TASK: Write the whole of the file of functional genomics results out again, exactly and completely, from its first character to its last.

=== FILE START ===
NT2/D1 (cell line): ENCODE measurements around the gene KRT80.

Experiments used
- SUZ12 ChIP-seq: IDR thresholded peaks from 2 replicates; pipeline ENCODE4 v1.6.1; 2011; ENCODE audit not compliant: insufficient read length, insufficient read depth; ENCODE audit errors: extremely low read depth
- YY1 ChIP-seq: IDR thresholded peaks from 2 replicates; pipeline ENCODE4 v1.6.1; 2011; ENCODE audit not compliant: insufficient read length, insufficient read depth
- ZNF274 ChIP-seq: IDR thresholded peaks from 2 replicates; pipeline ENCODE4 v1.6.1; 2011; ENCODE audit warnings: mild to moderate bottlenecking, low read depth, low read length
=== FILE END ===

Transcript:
NT2/D1 (cell line): ENCODE measurements around the gene KRT80.

Experiments used
- SUZ12 ChIP-seq: IDR thresholded peaks from 2 replicates; pipeline ENCODE4 v1.6.1; 2011; ENCODE audit not compliant: insufficient read length, insufficient read depth; ENCODE audit errors: extremely low read depth
- YY1 ChIP-seq: IDR thresholded peaks from 2 replicates; pipeline ENCODE4 v1.6.1; 2011; ENCODE audit not compliant: insufficient read length, insufficient read depth
- ZNF274 ChIP-seq: IDR thresholded peaks from 2 replicates; pipeline ENCODE4 v1.6.1; 2011; ENCODE audit warnings: mild to moderate bottlenecking, low read depth, low read length